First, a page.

Film Review: ‘A Walk Among the Tombstones’


There’s an endearing nature to Liam Neeson’s action-hero exploits – what CineVue’s Chris Fennell dubbed “Neesploitation” – over the years. The man who won an Oscar nomination twenty years past for Schindler’s List (1993) is now a more bankable hardman than Schwarzenegger and Stallone, and yet little before 2008’s Taken suggested such a second career for someone of Neeson’s gruff appearance. Perhaps the tragic death of his then-wife Natasha Richardson was the catalyst. There’s a gravitas and indeed a tragedy that makes him effortlessly identifiable in these madcap parts. Just look at how many ‘former’ roles he plays – an ex-CIA man in the Taken films, a reformed convict in The Next Three Days.

In Scott Frank’s A Walk Among the Tombstones (2014), Neeson plays an alcoholic former NYPD cop. Someone trying to undo past wrongs – surely something we can all connect with? Neeson is Matt Scudder, an unlicensed private investigator who dropped out of the force after a tragic gun-fight in a bar, arriving at the start of the film eight years sober in 1999 (cue a dozen overwrought Y2K references). Scudder is tasked with finding the killers of a drug kingpin Kenny Kristo’s (Downton Abbey’s Dan Stevens) wife, at first refusing the $20,000 pay until he uncovers the killers are likely to strike again. The B-movie thrills in Frank’s film are backed by some clammy cop-drama clichés (a black sidekick comes in to rattle off stereotypes), but this is a far more emotionally rich film than some of Neeson’s past exploits.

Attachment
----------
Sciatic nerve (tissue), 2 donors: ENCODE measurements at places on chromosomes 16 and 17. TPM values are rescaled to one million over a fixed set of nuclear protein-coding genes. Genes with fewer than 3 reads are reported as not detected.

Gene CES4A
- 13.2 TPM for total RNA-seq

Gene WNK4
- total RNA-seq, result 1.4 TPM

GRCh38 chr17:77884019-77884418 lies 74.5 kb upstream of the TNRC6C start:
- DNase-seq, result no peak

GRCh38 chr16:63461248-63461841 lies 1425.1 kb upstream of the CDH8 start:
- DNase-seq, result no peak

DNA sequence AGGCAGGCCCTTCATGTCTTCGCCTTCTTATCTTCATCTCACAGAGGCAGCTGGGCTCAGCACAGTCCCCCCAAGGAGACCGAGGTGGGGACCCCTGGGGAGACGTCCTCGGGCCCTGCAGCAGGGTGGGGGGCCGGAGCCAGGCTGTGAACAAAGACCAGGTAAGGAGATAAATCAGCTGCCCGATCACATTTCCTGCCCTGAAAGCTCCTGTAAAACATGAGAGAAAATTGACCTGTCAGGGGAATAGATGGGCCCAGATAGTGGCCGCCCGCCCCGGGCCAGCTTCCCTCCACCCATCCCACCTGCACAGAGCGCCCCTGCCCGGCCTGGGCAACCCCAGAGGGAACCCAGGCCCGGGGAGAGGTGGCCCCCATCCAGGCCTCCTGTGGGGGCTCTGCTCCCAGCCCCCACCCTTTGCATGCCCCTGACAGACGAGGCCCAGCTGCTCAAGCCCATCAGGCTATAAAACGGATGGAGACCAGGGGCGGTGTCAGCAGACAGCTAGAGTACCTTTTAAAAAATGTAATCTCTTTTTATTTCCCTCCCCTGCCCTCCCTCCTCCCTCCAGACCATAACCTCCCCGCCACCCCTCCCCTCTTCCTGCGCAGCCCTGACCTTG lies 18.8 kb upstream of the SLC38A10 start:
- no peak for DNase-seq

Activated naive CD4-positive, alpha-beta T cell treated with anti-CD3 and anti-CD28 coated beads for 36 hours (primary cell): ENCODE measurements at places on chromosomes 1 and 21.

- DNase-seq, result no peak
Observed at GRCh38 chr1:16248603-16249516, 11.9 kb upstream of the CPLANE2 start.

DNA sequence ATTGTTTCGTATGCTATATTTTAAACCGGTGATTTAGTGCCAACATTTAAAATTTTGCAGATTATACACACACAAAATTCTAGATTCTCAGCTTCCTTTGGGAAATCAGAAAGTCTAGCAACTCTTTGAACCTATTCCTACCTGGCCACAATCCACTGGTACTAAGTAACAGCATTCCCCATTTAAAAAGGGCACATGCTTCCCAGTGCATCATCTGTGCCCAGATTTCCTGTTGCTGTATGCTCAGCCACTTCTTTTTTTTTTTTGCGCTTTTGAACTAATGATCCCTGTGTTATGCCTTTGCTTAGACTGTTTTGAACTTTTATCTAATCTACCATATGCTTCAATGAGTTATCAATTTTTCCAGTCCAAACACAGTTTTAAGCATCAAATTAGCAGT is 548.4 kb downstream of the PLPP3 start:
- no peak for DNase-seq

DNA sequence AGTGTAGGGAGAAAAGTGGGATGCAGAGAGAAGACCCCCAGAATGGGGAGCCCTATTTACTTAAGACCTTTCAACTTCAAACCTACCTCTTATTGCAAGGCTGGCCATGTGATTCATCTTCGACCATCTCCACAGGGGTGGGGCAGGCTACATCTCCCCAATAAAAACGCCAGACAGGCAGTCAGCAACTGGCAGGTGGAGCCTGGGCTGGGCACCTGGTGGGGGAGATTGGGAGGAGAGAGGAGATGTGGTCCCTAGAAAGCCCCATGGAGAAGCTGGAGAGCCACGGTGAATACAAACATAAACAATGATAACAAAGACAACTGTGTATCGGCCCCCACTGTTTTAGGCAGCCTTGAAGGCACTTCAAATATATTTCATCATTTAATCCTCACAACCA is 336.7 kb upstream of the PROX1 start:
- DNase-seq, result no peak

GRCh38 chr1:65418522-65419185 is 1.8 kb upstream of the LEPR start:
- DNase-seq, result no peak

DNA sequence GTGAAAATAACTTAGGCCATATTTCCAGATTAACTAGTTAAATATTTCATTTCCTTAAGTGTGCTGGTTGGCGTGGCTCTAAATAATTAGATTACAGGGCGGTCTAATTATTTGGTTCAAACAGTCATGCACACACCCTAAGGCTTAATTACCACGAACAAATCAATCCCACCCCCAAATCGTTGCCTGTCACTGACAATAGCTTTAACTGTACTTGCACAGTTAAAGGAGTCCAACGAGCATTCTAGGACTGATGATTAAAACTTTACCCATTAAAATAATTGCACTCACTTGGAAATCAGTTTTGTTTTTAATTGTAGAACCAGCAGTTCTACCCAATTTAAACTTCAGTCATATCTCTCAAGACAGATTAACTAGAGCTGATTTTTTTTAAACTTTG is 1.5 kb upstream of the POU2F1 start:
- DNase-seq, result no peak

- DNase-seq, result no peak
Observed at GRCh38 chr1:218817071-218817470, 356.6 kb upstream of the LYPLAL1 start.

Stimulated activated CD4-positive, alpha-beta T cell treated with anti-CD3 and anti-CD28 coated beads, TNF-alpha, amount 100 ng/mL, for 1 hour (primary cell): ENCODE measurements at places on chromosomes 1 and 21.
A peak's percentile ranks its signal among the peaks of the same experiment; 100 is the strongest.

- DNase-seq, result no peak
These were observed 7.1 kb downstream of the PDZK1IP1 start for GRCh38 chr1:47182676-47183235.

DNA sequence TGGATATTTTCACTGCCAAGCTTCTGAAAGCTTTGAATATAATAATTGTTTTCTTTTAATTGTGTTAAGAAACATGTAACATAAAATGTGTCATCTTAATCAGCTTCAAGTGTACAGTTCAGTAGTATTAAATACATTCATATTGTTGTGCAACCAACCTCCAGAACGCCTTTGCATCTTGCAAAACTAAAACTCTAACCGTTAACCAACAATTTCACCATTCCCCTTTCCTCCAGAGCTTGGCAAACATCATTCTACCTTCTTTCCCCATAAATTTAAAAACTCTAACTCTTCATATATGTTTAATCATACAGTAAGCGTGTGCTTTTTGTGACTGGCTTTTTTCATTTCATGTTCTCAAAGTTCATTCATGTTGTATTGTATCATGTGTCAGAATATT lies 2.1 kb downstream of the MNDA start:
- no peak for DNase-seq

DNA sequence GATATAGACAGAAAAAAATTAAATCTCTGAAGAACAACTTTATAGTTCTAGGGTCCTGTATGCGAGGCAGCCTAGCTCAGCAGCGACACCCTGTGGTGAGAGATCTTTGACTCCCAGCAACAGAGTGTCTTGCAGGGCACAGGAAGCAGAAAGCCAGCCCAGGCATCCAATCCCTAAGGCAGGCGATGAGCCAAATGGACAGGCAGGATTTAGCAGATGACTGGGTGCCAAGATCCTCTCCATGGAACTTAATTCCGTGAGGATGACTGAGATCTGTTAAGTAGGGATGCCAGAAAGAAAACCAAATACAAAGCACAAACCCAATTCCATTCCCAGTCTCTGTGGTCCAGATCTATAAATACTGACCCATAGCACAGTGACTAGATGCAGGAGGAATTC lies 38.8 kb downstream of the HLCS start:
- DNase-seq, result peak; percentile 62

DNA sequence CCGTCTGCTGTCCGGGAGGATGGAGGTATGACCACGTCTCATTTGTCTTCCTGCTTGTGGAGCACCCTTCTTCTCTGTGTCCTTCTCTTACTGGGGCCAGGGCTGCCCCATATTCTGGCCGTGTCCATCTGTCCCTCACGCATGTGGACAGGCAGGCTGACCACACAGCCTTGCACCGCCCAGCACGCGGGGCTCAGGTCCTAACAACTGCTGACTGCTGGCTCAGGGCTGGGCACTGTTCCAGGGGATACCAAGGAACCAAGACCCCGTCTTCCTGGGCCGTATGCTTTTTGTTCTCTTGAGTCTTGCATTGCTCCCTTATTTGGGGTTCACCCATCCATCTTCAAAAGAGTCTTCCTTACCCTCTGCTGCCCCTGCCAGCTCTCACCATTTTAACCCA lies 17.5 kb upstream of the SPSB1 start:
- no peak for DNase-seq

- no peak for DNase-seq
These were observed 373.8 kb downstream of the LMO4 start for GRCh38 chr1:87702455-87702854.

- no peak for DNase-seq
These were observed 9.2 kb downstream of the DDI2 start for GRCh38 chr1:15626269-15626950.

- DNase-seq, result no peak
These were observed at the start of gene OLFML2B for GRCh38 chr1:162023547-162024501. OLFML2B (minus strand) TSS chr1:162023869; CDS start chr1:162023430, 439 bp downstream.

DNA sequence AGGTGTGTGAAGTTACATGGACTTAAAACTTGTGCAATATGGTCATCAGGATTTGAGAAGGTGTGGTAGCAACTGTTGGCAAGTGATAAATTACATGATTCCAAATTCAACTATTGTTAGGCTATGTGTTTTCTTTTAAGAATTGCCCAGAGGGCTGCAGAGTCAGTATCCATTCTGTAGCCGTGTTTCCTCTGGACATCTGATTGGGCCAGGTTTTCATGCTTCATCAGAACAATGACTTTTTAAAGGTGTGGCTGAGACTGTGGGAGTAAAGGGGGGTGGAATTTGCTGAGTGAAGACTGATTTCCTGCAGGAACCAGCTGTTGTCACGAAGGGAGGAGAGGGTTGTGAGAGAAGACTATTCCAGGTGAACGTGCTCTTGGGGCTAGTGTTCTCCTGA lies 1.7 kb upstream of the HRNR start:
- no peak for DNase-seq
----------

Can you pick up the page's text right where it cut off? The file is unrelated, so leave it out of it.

There’s a restraint to Scudder that marks A Walk Among the Tombstones at pushing for a more complex reading, even if it does all end with a big gunfight in a ceremony. As he digs deeper, our man finds himself at edge with the gruesome scenes he saw as a cop, and afraid he himself might fall back into the violence and alcoholism that crippled him. Stevens looks essentially unmoved by his wife’s murder, but he does effectively give the impression that something dark is lurking beneath the surface, and his American accent is an improvement on the accents Neeson achieved in many appearances. Boyd Holbrook, as Kristo’s motley brother, shows hidden depths to his character when his military past is revealed. Only Brian ‘Astro’ Bradley’s TJ comes across as severely underdeveloped in his relegation to African-American sidekick.

For the most part, it’s a thoroughly engaging thriller, without the gripping PI tension of Ben Affleck’s Gone Baby Gone (2007) – there’s a lot of Neeson going in and out of buildings interviewing people – but when push comes to shove, A Walk Among the Tombstones carries its B-movie thrills with aplomb. How much further the grizzled 62-year-old has left in the tank is hard to gauge, but this crime drama played on a minor key is certainly more engaging than some of his latest shoot-em-ups. Still, this is a film that will probably be forgotten within months, so is it too much to ask that Neeson to stop being a ‘former’ dramatic actor and take on some of the parts where he can really use his great dramatic heft to memorable roles?

Ed Frankl